I found this conversation-starter on ArtsBizBlog to be a good one and enjoyed reading the comments that rolled in. The dilemma:
Sometimes it’s great to trade your art for a service or other product.
Then there are the times when you don’t really want what the other person is offering.
Matthew Kowalski wants to know: “What is the polite, friendly way of saying you would prefer to be paid with money?”
I particularly liked commenter “Carla’s” approach:
I have a barter policy written, and I can refer to it for these conversations. It is not posted for the public, but it reminds me of my boundaries.
The high points include:
Barter agreements are for no more than 50% of the price of the work.
I will discuss barter only if I am in profit that month.
I have a limited number of barter sales I will consider in the calendar year.
If I do not want what the other person is offering, I suggest a payment plan. In fact, that option is part of any barter discussion.
She’s one smart cookie. An unofficial or official barter and sales policy could go a long way to making those awkward “So, how much do you charge for something like this?” or “Would you be willing to reduce your price/barter/do this for free?” conversations go much more smoothly.
I barter my voice teaching services (in fact, that is how I scored this lovely web design as well as some incredible martial arts lessons from an Olympic athlete!) – so I think barter is appropriate in many situations where you really feel the value received meets or exceeds what you are offering (the definition of free and fair trade, actually).
However, I find truly valuable barter propositions are few and far between, especially when they are framed as “exposure.” Commenter “Erika” shares my annoyance at being asked to perform at events for mere exposure,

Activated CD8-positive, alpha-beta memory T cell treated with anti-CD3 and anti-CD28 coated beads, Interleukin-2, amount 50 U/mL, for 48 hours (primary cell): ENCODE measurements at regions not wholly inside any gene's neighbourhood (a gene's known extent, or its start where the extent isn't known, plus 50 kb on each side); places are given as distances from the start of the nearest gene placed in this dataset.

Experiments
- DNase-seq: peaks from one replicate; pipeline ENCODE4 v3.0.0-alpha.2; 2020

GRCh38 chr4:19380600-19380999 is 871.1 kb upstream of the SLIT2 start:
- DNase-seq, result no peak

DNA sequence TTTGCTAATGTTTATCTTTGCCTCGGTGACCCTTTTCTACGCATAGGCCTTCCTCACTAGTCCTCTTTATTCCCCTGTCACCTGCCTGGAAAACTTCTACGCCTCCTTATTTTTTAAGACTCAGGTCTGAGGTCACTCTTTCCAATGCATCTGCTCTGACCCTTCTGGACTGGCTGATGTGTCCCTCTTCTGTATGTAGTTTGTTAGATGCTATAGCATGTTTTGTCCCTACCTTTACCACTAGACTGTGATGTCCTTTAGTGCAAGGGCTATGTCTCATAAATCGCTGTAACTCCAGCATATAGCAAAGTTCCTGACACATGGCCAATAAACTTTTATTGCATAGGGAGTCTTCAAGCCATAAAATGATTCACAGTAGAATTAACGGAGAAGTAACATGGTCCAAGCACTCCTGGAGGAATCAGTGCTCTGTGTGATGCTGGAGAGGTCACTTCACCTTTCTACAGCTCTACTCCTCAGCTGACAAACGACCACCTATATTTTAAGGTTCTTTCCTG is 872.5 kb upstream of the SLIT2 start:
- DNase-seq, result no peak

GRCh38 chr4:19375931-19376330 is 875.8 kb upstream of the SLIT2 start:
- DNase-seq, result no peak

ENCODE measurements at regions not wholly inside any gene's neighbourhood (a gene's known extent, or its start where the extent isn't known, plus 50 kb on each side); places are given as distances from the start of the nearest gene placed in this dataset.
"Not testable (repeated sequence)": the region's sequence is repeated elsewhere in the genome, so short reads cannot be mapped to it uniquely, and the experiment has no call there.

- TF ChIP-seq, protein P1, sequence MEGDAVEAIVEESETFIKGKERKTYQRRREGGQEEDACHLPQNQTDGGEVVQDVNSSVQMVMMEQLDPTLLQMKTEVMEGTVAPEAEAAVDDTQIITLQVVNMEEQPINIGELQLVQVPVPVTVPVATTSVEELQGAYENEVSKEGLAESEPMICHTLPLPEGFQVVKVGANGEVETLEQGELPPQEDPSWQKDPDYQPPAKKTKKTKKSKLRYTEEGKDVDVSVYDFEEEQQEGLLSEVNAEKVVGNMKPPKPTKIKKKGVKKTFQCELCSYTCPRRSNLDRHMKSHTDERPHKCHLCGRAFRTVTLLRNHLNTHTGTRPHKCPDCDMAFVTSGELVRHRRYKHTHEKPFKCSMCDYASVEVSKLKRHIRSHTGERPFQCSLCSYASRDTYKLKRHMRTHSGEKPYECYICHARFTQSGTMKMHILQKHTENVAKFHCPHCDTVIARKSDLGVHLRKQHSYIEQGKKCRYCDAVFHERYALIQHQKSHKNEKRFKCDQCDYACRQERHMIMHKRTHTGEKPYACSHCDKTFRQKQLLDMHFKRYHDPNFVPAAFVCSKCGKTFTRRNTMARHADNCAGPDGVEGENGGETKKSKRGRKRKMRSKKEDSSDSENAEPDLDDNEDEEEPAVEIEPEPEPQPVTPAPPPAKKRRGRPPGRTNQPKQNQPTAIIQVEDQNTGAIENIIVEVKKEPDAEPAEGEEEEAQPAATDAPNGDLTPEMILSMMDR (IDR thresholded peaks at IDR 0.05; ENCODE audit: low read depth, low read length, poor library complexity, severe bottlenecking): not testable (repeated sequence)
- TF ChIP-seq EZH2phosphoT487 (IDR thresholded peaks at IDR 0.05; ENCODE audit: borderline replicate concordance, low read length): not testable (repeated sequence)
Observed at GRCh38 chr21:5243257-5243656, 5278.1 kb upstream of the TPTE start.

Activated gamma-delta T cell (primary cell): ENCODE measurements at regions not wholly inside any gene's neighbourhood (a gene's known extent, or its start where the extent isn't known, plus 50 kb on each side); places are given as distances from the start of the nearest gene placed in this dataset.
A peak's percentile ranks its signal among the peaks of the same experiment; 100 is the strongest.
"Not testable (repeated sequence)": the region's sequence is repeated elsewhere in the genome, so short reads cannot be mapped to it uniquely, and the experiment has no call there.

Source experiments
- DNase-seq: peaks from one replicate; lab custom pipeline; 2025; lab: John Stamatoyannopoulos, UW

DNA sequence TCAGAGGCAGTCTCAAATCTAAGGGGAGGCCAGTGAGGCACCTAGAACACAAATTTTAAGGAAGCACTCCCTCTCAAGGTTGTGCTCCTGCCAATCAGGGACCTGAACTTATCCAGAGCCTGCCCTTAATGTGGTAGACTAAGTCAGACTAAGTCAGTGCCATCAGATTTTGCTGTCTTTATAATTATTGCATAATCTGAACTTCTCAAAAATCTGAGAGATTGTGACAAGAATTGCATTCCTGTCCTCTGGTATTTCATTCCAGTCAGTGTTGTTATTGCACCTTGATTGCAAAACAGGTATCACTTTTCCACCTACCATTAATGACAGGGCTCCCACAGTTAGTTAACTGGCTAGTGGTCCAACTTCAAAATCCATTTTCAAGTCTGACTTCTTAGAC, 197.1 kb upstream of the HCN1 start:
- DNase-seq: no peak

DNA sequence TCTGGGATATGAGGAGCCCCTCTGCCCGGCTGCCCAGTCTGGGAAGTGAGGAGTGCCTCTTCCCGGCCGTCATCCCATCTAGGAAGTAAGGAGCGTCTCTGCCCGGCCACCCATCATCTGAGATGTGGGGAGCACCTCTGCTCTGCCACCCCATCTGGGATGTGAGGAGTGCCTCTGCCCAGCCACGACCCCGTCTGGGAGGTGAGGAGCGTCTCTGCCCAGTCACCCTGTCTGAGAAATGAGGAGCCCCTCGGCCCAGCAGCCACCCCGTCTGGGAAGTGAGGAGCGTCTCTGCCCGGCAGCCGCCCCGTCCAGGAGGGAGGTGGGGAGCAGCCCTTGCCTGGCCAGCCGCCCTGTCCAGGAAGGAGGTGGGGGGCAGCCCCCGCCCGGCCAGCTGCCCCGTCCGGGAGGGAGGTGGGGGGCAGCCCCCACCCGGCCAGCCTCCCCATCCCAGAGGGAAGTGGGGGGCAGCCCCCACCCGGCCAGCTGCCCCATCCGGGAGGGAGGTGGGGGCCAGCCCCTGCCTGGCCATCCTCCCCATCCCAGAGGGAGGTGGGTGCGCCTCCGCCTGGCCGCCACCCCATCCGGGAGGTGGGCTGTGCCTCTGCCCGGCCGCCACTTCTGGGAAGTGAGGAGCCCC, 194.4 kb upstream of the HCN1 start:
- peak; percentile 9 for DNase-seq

I get this all the time with the exchange being use of my art for ‘exposure’. I don’t want any more exposure – I want money! But they always seem to find an artist willing to do the freebie (I used to do that too, until I learned better).
Don’t get me wrong, exposure is great and incredibly important for artists who have no resume and are trying to build a reputation – but I’m not. I’m no superstar, but I have reached a level of involvement in teaching and performing where I’m satisfied and I do not need to do a bunch of free gigs to get my name out.
Furthermore, I already do a lot of free singing for things I think are important based on principle (part of my unofficial policy I suppose) – from volunteering my services for arts organizations trying to raise money, to celebrate and/or represent my ethnic heritage at a music festival, or for funerals and memorial services in particular – I often don’t feel right accepting money when I am asked to sing for these types of events.
However, I feel that all too often, artists are undervaluing themselves and are afraid to put a high enough price tag on their talents, even though the competition can be fierce – with so many other artists willing to gig for free – at a certain point you need to start charging adequate prices for your services, especially if you are a proven talent.
A friend who is an accompanist quoted his rate to me once and I know he saw my eyes turn into giant saucers. He responded with, “Look, I’m not charging to put on a tux and show up for the 2 hour gig. I’m charging for the years I’ve spent practicing, the uniqueness of my repertoire, and the debt I’ve amassed educating myself – I am charging for my expertise, not just my body on the piano bench. That’s what doctors do!” All artists should have that kind of confidence to assess their skills and charge adequate prices for their services.
But pricing can be a confounding thing and there is no one-size-fits-all-artists solution, so if you are interested in more advice about pricing, I highly recommend some pages out of my favorite micro-business and entrepreneurism blogger’s playbook, Naomi Dunsford of IttyBiz, who writes about pricing strategies:
Remember, as an artist, you are also an entrepreneur as you are often a one man or one woman show trying to prove yourself and your art/talent as a product in a mass market. You need to not only learn business skills but have the guts to implement them by assessing, then asserting your worth to potential buyers in the marketplace.